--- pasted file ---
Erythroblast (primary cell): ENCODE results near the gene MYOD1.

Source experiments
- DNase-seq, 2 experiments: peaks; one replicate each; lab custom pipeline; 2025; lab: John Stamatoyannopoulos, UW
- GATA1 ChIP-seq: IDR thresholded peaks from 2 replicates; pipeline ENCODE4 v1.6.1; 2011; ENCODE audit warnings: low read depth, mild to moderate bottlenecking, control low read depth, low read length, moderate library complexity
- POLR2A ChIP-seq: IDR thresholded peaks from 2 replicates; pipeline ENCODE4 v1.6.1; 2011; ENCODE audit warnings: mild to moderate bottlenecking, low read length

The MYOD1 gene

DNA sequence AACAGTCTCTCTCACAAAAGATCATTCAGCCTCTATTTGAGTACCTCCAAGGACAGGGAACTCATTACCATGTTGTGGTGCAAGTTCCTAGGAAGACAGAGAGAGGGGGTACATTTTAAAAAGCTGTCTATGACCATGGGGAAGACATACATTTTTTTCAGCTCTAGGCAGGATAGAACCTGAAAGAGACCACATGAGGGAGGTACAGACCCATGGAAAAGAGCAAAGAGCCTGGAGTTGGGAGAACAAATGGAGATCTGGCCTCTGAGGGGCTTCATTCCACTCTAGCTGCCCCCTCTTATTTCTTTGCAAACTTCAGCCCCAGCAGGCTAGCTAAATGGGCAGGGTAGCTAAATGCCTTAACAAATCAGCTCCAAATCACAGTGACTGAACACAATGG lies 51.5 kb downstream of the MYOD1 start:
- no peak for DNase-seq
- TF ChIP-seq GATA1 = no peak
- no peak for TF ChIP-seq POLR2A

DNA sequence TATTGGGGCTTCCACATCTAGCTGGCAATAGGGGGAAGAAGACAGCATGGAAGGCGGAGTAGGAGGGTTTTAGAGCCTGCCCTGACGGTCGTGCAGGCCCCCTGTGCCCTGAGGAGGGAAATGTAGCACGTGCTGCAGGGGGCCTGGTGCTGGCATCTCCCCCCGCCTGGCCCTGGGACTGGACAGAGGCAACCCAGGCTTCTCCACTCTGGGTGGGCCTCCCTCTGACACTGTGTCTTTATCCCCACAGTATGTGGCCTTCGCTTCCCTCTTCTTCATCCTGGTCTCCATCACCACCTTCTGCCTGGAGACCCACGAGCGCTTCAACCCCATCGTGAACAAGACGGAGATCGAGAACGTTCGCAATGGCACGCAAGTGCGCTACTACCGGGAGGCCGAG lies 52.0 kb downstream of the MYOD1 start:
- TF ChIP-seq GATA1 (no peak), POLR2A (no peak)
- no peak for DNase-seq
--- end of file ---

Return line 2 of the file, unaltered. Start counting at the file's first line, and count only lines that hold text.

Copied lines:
Source experiments